8. Books – Now is the time to develop a how-to library, including (and perhaps especially) how to do things you never thought of doing. However, don’t bother with ‘survival’ books. The idea of bugging out to live in some Idaho state forest with a K-Bar knife in one hand and a how-to book in the other is for fools. If you get shot by a French-Canadian fur trapper before you starve to death you’ll be lucky.

Instead, pick up books on gardening, bicycle repair, building a smoke house, gunsmithing, composting, or home canning – actual skills that people who live in one place might* need. Books need not be new: a 50-year-old field guide on how to identify wild plants is just as good as a new one - evolution or not, poison sumac and trumpet king mushrooms still look the same as they did in the 60s. Crop rotation works the same way today as was described in the Victory Garden Handbook of WWII.

In the near future we will not be mining the soil year after year, while covering the sin of non-rotation with petroleum-based fertilizer. The way we are going to produce is not just going to change; it’s going to change back a century. So now is the time to put the accumulated knowledge of last century’s gardeners and craftsmen where you can get your hands on it before it passes beyond our reach. Your local thrift store is likely bursting with such titles. If not, many can be had on Amazon for $4 – a penny for the book and $3.99 to ship it. Plenty can be downloaded for free and simply printed.

The truth is, no matter how much you know, you cannot remember everything, and in the future you may not be able to Google anything.  If it turns out you don't need a book, chances are someone else will, so you can always trade it away. Speaking of which...

9. Real barter items – Forget extra toilet paper. If you have done the prior steps, you will already have a veritable smorgasbord of barter items that will serve you well in any scenario. You’ll have tools, you’ll have information, you’ll be manufacturing consumables like food or ammunition or feather pillows. You might even be making other tools to trade.

One rule to ensure that you do not eat your seed corn, so to speak: never trade a tool for anything other than another tool. Manufactures and consumables can be traded or sold, but your tools, like your seed corn, are tomorrow’s harvest. They must be preserved for tomorrow, even at the cost of significant suffering today.

If you still don’t feel right going into SHTF without some good old-fashioned consumer goods to trade, I would suggest you limit them to pocket knives, small mirrors, sandpaper, led flashlights, razor blades, items that take up very little space and are hard to produce by hand. You can get used pocket knives for $1 each in bulk,** so get a box and put them away.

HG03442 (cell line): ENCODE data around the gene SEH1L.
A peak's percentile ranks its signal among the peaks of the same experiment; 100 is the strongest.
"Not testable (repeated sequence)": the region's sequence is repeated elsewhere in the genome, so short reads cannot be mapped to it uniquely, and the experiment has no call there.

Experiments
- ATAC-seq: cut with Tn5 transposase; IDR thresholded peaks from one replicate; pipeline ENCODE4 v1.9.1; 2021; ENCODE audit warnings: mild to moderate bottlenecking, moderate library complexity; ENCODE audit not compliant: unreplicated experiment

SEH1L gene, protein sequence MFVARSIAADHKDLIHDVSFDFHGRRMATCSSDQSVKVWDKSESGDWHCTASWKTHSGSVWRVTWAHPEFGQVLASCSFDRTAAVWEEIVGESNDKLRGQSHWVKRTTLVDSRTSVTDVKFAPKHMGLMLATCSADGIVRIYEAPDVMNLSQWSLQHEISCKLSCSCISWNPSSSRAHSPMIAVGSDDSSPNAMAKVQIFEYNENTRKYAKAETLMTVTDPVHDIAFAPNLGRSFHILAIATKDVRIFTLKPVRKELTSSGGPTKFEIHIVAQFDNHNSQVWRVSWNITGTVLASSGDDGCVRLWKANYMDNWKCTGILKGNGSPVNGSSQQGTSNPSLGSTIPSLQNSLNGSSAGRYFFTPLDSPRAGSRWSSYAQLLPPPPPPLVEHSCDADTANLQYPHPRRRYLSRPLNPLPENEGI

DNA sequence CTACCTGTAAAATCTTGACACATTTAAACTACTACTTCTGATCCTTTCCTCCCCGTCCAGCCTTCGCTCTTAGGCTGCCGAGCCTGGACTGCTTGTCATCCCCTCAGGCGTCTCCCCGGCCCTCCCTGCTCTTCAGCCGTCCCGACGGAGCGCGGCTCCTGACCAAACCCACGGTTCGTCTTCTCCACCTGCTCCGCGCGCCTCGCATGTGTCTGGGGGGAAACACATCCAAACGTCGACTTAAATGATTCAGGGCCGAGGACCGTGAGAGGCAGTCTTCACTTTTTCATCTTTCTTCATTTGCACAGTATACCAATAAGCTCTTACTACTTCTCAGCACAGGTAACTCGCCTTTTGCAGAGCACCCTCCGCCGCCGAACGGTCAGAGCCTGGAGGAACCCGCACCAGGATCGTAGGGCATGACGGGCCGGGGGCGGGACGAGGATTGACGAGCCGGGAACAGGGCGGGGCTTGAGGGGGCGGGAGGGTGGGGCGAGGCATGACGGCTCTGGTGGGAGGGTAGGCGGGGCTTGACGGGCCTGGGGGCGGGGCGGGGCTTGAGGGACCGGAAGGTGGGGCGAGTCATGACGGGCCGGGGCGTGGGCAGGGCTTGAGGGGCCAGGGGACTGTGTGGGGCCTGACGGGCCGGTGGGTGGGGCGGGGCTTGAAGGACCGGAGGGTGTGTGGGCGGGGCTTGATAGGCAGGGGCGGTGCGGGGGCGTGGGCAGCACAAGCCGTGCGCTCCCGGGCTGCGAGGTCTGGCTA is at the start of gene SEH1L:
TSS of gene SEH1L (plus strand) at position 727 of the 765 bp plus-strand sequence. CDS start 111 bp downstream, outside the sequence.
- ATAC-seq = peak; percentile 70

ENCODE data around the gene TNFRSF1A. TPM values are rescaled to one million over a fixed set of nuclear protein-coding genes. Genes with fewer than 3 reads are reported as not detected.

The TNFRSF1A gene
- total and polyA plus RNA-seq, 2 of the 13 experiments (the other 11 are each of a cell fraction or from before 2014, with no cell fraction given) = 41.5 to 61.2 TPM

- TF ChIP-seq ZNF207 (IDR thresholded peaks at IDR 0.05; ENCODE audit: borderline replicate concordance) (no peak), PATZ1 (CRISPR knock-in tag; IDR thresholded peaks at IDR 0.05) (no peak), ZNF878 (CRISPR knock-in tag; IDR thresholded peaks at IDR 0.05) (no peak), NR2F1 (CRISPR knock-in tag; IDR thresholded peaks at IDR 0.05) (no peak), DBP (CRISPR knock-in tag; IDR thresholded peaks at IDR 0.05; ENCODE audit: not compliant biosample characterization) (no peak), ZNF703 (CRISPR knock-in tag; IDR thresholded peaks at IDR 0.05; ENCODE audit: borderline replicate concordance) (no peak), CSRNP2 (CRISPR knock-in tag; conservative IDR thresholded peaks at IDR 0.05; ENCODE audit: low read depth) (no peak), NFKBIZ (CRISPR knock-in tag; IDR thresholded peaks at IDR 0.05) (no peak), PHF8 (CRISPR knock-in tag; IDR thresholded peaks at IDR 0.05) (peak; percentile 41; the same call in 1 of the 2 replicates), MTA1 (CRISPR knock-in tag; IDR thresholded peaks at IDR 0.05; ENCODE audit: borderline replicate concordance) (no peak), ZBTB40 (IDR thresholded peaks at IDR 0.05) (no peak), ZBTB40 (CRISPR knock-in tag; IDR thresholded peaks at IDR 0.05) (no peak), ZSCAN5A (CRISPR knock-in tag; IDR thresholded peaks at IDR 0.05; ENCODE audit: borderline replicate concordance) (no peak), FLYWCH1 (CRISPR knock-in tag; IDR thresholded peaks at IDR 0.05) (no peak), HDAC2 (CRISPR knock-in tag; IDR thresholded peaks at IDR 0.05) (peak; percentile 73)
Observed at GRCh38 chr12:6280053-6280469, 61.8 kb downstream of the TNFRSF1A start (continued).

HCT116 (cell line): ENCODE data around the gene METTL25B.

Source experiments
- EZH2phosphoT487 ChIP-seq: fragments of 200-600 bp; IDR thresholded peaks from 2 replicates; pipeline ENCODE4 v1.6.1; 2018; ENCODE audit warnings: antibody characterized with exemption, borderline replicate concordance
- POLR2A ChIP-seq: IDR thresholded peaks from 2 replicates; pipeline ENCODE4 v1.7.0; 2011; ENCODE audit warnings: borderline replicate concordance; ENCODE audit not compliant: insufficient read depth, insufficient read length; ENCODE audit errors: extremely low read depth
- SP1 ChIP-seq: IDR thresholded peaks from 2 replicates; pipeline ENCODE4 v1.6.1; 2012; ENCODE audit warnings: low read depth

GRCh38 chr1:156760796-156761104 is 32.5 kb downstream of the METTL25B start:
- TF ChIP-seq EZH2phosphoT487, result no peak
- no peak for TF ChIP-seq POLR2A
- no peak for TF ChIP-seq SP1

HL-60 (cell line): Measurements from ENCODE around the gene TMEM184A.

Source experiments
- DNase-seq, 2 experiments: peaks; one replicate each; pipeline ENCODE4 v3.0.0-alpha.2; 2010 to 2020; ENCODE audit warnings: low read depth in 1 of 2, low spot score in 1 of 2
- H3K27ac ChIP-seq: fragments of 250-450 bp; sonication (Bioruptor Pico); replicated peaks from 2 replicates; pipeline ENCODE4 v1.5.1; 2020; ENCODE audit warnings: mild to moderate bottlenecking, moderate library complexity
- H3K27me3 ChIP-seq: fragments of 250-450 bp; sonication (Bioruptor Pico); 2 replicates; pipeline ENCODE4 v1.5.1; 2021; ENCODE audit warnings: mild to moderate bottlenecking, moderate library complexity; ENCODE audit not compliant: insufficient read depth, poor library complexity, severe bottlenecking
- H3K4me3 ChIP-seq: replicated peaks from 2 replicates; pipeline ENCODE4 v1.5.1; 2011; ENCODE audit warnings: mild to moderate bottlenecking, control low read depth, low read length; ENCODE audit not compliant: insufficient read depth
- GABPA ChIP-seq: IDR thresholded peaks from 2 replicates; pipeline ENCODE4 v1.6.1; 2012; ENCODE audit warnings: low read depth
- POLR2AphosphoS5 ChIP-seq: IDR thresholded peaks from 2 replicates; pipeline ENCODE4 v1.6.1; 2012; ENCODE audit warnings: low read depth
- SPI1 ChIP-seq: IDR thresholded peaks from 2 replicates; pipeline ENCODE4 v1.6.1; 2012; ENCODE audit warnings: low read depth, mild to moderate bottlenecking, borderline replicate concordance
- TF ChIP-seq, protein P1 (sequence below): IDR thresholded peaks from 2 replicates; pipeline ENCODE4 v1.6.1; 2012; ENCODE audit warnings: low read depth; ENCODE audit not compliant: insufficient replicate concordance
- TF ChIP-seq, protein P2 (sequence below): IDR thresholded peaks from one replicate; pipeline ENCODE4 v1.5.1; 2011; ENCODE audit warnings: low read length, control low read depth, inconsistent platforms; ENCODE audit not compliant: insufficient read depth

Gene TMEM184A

I promised we would find a way to make Al Gore happy, but that will just have to wait until the next (and perhaps final) segment.

Part I
Part II
Part IV

* "might" is the crucial word here.  Just because you can't imagine preserving beaver pelts using smashed brains as a preservative doesn't mean no one will want to learn to do it.  Expand your mind a little.
** TSA seems to have an unlimited supply of them for some reason, and they end up on ebay.

Wednesday, March 12, 2014

The SHTF Stockpile - Part II

In Part I we discussed why storing certain items in preparation for an SHTF scenario is not only useless, but can actually retard* your true readiness, either by taking up too much space or by buttressing the incorrect assumption that normal life can go on indefinitely via stored consumer goods.

That’s an interesting word, consumer. We see it in the latest survey of consumer confidence. We read Consumer Reports magazine. We are told that consumers are what make the economy run. “Consumer” is a word that’s applied to each of us, every day, in our modern consumer culture, and we assume that it’s a good thing. After all, it’s us.

But have you ever really thought about what the word means? To consume is to eat or drink, to use up, to destroy. Therefore a consumer is an eater, a user, a destroyer. When we consume, we use up what we have, and when that is gone, we are broke and hungry. Hoarding consumer goods simply delays the inevitable, but the inevitable comes nonetheless – if you store consumer goods you will eventually consume them all. That's what they are designed for. It's what they do.

We all need to consume – after all we must eat to live. But to successfully prepare, it is necessary to look at our stored goods in a whole new way. Rather than seeing things to be consumed, we need to see them as tools whereby we can produce the things we need to consume. That is the difference in mindset between a consumer and a producer.